Consumers have shown that they are willing to pay extra for organic produce grown without pesticides, even if it doesn’t taste better.
That has not been the case for organic wine. Organic-labeled wines generally sell at prices similar to those of non-organic wines. And that’s despite growing evidence that they actually do taste better.
A new study by Magali Delmas, an environmental economist at UCLA Anderson School of Management, and Olivier Gergaud, an economist at the Kedge Business School in Bordeaux, France, found that organic wines are judged to be higher quality by experts — but that the difference is not just a matter of whether the wines came from organic or conventionally grown grapes.
That is, the difference in quality is apparent for wines that certified organic by a third-party accreditation service, but not for those that are self-labeled by a French wine industry-backed group for using conscientious practices.
Three esteemed wine guides — Gault Millau, Gilbert Gaillard and Bettane Desseauve — scored the third-party–certified wines an average of 6.2 percent higher than those that were certified organic by an industry-backed group. The findings are based on ratings data for 128,182 French wines that were produced from 1995 to 2015.
Wines that were certified as biodynamic by the third-party association performed even better, scoring 11.8 percent higher. Biodynamic wines take organic farming a step further, using methods that time planting, trimming and harvests to coincide with seasonal and lunar cycles, and integrating animals for a more complete ecosystem.
“Organic and biodynamic wines showed much higher quality,” Delmas said. “It’s another example of sustainable goods providing additional benefits to consumers.”
The paper, published in Ecological Economics, follows a 2016 study by Delmas and Gergaud that yielded similar findings for California wines. In that research, critics scored eco-labeled, organic California wines 4.1 percent better than unlabeled wines — those not certified by a third-party organization as organic or biodynamic.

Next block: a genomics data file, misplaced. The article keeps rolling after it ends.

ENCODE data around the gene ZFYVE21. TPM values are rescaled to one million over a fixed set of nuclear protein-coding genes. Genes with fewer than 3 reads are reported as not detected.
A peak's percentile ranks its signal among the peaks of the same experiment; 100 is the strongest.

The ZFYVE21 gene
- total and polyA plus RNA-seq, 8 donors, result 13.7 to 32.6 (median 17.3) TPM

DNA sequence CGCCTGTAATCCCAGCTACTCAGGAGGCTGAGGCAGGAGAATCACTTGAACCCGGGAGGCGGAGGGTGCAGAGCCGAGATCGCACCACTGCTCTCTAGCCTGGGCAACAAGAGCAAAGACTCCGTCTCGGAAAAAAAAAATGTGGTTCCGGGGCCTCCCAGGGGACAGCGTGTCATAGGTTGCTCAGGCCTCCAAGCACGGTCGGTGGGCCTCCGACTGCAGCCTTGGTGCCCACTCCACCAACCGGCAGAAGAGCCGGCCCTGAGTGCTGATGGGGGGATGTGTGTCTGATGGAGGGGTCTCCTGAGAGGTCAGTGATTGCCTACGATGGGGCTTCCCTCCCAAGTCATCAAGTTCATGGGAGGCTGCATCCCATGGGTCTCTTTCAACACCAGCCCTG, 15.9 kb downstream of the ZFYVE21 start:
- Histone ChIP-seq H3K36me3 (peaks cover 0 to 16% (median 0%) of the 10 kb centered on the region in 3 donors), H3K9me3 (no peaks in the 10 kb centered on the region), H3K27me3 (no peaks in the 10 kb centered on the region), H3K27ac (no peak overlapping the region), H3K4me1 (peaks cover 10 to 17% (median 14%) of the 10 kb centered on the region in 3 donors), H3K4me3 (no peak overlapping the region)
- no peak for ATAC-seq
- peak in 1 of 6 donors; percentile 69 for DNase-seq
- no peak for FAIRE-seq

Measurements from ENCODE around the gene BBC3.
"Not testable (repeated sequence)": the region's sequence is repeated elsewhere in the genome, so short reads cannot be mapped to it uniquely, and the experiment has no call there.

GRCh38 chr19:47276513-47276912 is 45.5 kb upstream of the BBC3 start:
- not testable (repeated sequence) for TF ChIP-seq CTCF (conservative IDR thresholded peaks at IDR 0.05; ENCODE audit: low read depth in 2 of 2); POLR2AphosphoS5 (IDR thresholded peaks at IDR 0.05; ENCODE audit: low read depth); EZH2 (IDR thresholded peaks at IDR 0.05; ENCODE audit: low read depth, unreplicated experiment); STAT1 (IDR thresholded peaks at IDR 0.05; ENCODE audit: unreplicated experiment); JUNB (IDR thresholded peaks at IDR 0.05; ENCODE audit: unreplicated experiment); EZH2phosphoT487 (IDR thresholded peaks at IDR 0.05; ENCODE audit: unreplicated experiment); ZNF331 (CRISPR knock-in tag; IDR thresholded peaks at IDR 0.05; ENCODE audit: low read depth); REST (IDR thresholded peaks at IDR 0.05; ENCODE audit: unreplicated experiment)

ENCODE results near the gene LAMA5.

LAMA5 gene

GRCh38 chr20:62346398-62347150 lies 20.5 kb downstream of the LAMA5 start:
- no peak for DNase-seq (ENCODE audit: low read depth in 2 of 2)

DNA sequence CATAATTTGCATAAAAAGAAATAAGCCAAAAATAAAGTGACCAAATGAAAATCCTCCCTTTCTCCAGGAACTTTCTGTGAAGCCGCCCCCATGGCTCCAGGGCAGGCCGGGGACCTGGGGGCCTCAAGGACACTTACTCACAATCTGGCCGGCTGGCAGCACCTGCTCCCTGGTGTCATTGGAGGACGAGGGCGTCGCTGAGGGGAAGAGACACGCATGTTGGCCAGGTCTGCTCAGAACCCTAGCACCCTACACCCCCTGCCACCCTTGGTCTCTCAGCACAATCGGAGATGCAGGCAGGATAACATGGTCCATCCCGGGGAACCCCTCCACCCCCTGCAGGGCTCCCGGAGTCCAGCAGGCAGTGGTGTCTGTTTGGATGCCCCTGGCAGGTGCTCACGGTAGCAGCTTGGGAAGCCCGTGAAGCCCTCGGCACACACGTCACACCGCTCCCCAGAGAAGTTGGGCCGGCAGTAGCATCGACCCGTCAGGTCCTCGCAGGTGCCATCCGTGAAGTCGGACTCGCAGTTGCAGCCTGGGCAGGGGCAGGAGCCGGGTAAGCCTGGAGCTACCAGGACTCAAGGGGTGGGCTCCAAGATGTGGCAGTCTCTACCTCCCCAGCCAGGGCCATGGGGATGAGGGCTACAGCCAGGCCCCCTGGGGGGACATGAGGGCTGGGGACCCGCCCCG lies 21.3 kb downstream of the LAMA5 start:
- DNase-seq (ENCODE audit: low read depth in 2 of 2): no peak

Delmas conducted the new study on French varietals to understand whether the results would hold in the world’s second-largest wine producing country (after Italy). France’s wine-making traditions date back 2,600 years, and in 2019, the nation produced over 1 billion gallons of wine — enough to fill the 90,000-seat Rose Bowl in Pasadena 7.4 times.
Conventionally grown wine grapes use more pesticides than most other crops, Delmas said. That puts the health of farm workers, wildlife and neighboring communities at risk.
The dangers of pesticides’ use in winemaking was highlighted dramatically in 2014, when teachers and students at a rural school in Bordeaux were hospitalized due to exposure to the toxic chemicals. Protests followed, and winemakers faced strong public pressure. The wine industry in France has evolved more rapidly towards organic farming methods since then.
Rather than turning to third parties to certify that their wines are either organic or biodynamic — which would involve inspections and audits to ensure products meet certain criteria — some French winemakers devised their own industry certification standard. In the new study, wines that were self-labeled as having been produced using conscientious practices according to that standard received scores that weren’t measurably different from those of conventional wines.
Overall, more French winemakers are going organic or biodynamic. Among the wines analyzed in the study, just 3.87 percent of wines were third-party certified as organic or biodynamic from 1995 to 2000; the figure increased to 7.37 percent for wines produced between 2001 and 2015. Delmas said owners of smaller vineyards don’t want their families and farmworkers exposed to pesticides, and larger vineyards are beginning to follow their lead.
That’s worth clinking glasses about.
“It seems like another step in the right direction,” Delmas said. “Not just for the health and the environment, but for wine quality.”
The challenge of communicating to consumers that organic wines actually taste better, however, is another hurdle. In her 2018 book “The Green Bundle: Pairing the Market with the Planet,” Delmas suggests that wine producers advertise their products’ quality rather than their environmental benefits. And that they communicate that organic and biodynamic practices are actually in line with centuries-old practices — a nod to the fact that the industry is so steeped in tradition — whereas the use of synthetic pesticides didn’t begin until the 1930s.